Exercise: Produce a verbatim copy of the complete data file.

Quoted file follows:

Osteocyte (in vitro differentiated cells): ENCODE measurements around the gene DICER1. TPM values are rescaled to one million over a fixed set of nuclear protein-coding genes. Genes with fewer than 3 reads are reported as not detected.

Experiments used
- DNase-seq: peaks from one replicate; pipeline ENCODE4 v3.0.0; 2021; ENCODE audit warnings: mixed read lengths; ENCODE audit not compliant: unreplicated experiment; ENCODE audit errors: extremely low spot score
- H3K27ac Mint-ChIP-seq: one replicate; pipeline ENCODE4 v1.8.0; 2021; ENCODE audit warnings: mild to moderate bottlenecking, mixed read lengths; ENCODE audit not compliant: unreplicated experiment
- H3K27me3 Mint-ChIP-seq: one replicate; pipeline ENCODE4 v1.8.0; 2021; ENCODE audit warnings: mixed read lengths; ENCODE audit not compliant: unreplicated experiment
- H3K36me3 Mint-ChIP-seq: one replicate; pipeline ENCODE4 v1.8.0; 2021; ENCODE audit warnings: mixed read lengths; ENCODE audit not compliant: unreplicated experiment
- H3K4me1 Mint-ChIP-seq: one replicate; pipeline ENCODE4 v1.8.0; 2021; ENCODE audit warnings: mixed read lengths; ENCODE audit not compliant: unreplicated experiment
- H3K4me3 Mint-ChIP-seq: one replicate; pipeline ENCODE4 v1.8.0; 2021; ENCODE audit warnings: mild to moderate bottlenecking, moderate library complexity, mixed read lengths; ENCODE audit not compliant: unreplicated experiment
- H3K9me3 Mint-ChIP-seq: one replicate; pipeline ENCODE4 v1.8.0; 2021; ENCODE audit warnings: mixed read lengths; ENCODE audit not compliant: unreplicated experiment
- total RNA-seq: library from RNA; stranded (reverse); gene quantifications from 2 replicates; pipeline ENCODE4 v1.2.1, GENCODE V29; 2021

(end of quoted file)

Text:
Osteocyte (in vitro differentiated cells): ENCODE measurements around the gene DICER1. TPM values are rescaled to one million over a fixed set of nuclear protein-coding genes. Genes with fewer than 3 reads are reported as not detected.

Experiments used
- DNase-seq: peaks from one replicate; pipeline ENCODE4 v3.0.0; 2021; ENCODE audit warnings: mixed read lengths; ENCODE audit not compliant: unreplicated experiment; ENCODE audit errors: extremely low spot score
- H3K27ac Mint-ChIP-seq: one replicate; pipeline ENCODE4 v1.8.0; 2021; ENCODE audit warnings: mild to moderate bottlenecking, mixed read lengths; ENCODE audit not compliant: unreplicated experiment
- H3K27me3 Mint-ChIP-seq: one replicate; pipeline ENCODE4 v1.8.0; 2021; ENCODE audit warnings: mixed read lengths; ENCODE audit not compliant: unreplicated experiment
- H3K36me3 Mint-ChIP-seq: one replicate; pipeline ENCODE4 v1.8.0; 2021; ENCODE audit warnings: mixed read lengths; ENCODE audit not compliant: unreplicated experiment
- H3K4me1 Mint-ChIP-seq: one replicate; pipeline ENCODE4 v1.8.0; 2021; ENCODE audit warnings: mixed read lengths; ENCODE audit not compliant: unreplicated experiment
- H3K4me3 Mint-ChIP-seq: one replicate; pipeline ENCODE4 v1.8.0; 2021; ENCODE audit warnings: mild to moderate bottlenecking, moderate library complexity, mixed read lengths; ENCODE audit not compliant: unreplicated experiment
- H3K9me3 Mint-ChIP-seq: one replicate; pipeline ENCODE4 v1.8.0; 2021; ENCODE audit warnings: mixed read lengths; ENCODE audit not compliant: unreplicated experiment
- total RNA-seq: library from RNA; stranded (reverse); gene quantifications from 2 replicates; pipeline ENCODE4 v1.2.1, GENCODE V29; 2021